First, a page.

Psst... We're working on the next generation of Chowhound! View >

buttrluvvr's Profile

Title Last Reply

Popping your own popcorn

Fun topic! After over 30 years of popping on the stove, I think I've found all the major "do's & don'ts".
1) Use old popcorn. Cheap, store-brand stuff is fine (the fat yellow kernels from Meijer are my fave because they consistently yield huge, airy, crispy pieces), but no matter what brand you buy, you have to check the "Use By" date -- sometimes hard to read, but it's printed there on the bag, usually near an end. I've tried more expensive types & brands, and have found the common satisfaction denominator for me is just simply freshness. Buy a bag with a date no less than 8 months out.
2) DON'T store your popcorn in the fridge or freezer. IKeep it in an airtight plastic or glass container in a dry pantry or shelf, away from light.
3) DON'T use a thin-bottom pan, whether you use gas or electric. My mom taught me as a pre-teen how to make popcorn on her electric cooktop, and some years later when I moved out on my own, she gave me that trusty old Revere Ware copper-bottom lidded steel pan to take to my new place. All was great for maybe 15 more years, even as I moved from electric to gas, but then one night the kernels just wouldn't pop right, and mostly burned. Successive attempts ended the same. I tried different popcorn, different oil, less heat, more heat, more shaking, less shaking, everything. Finally I bought a new, heavy pan (Calphalon KitchenEssentials 12" glass-lidded, oven-safe deep pan, practically Dutch-oven size, about $30 @ Target). Ah-hah!! Back to perfect popcorn!! That old Revere pan had just worn down and gotten too thin on the bottom.
4) DON'T use more oil than you need. One, or at most 2 T is enough for a 4-person batch. The kernels don't need to be submerged, and need only to sit in a tiny bit of oil.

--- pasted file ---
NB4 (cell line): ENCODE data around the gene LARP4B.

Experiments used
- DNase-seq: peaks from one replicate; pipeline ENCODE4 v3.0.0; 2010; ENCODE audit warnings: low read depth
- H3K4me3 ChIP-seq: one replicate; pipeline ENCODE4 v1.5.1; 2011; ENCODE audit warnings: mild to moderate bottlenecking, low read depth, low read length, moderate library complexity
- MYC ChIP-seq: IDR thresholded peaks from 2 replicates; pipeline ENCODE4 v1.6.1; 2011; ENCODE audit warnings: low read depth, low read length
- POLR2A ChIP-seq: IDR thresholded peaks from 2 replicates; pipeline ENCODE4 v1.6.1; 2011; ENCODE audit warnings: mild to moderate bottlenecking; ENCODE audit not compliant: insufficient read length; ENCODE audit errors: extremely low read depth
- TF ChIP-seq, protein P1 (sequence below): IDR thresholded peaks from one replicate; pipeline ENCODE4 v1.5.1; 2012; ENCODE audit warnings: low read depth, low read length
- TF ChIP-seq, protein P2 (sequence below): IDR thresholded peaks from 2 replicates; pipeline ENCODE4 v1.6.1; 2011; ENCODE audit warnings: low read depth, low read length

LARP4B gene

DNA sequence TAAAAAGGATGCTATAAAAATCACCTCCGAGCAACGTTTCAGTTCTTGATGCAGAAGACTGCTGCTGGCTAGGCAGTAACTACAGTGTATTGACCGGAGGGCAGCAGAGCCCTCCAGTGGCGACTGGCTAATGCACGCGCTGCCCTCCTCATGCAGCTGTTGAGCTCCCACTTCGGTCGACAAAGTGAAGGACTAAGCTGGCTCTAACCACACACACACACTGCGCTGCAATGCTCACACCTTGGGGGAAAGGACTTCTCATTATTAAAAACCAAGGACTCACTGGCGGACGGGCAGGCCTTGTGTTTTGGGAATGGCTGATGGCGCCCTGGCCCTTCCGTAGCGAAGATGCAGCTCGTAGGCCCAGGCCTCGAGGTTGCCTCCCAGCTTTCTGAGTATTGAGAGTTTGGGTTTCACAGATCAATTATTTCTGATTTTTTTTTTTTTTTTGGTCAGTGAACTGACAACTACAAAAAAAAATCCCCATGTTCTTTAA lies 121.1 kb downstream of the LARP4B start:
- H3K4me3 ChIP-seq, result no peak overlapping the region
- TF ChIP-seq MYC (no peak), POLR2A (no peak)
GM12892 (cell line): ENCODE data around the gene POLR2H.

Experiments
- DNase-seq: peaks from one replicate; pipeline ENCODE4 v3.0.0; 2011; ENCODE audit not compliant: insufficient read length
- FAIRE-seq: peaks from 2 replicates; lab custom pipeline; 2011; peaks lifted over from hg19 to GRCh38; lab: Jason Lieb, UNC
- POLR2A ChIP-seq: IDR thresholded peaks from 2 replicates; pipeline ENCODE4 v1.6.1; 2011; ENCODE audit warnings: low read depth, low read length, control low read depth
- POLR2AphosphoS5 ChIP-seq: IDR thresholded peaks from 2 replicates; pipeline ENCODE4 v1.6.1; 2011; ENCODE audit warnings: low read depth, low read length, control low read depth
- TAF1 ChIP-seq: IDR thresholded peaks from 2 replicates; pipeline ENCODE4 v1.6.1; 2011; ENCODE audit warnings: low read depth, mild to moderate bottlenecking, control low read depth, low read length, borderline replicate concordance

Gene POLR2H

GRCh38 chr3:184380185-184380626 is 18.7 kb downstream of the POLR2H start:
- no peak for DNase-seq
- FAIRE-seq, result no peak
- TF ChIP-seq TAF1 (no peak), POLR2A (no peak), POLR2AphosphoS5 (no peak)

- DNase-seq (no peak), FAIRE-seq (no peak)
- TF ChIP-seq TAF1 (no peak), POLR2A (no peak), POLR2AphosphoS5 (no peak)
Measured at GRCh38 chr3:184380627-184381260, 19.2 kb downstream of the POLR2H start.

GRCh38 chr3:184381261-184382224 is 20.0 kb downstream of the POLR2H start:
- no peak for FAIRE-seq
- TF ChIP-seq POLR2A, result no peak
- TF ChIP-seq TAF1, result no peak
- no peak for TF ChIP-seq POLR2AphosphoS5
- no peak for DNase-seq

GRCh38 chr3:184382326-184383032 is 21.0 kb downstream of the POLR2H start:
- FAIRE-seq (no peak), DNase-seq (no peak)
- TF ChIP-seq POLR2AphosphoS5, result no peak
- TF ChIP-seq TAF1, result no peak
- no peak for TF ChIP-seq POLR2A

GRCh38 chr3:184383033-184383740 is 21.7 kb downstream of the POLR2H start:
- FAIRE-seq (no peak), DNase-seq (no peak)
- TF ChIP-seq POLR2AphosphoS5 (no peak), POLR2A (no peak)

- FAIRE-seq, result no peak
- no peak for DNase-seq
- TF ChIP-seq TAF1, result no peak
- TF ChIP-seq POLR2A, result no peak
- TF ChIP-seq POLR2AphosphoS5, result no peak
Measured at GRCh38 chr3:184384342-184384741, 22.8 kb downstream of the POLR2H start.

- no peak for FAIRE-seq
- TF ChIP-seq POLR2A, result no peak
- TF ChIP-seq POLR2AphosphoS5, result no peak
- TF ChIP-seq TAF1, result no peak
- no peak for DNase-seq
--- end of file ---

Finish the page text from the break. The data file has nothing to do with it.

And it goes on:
5) DON'T leave the heat on (if gas) or leave the pan on the coil (electric) after the popping has slowed to less than 1-2 pops/second.

1) Heat the oil first, for several minutes, at med-high heat. (My favorite popcorn oil is Orville Redenbacher's Buttery Flavor Popping Oil,, but Crisco Vegetable or Canola is good too. Olive oil imparts an odd taste unless you'll be topping with parmesan or similar.) I used to place a couple kernels in the pan so I knew the right time to add the rest, but now can just tell by how the oil ripples when it's ready.
2) DO go ahead and pour a litle more kernels than are needed to just cover the bottom on the pan, if desired (and if your pan is deep enough to handle the popped volume). If you have a deep pan and a lot of mouths to feed, you can add an extra half-layer.
3) DO feel free to leave the pan alone, and not shake it. I was taught to shake, but have since learned it doesn't make one bit of difference -- the unpopped kernels will fall by themselves to the bottom of the pan, so shaking isn't necessary.
4) DO use a glass-lidded pan (make sure the glass lid is made for high heat) so you can watch the progress without needing to lift the lid.
5) DO leave the lid SLIGHTLY canted to allow steam to escape -- but not so canted that hot-oil-covered kernels can shoot out of the pan to hit you or your kids or pets during the popping process.
6) DO empty the popcorn into a bowl as SOON as the popping has stopped, so it doesn't get soggy.

Buttering/topping and salting is up to personal taste, so I won't touch those aspects! :-)

Now, can anyone answer my question? WHY is it so important to use a heavy-bottom pan?

Jul 13, 2008
buttrluvvr in Home Cooking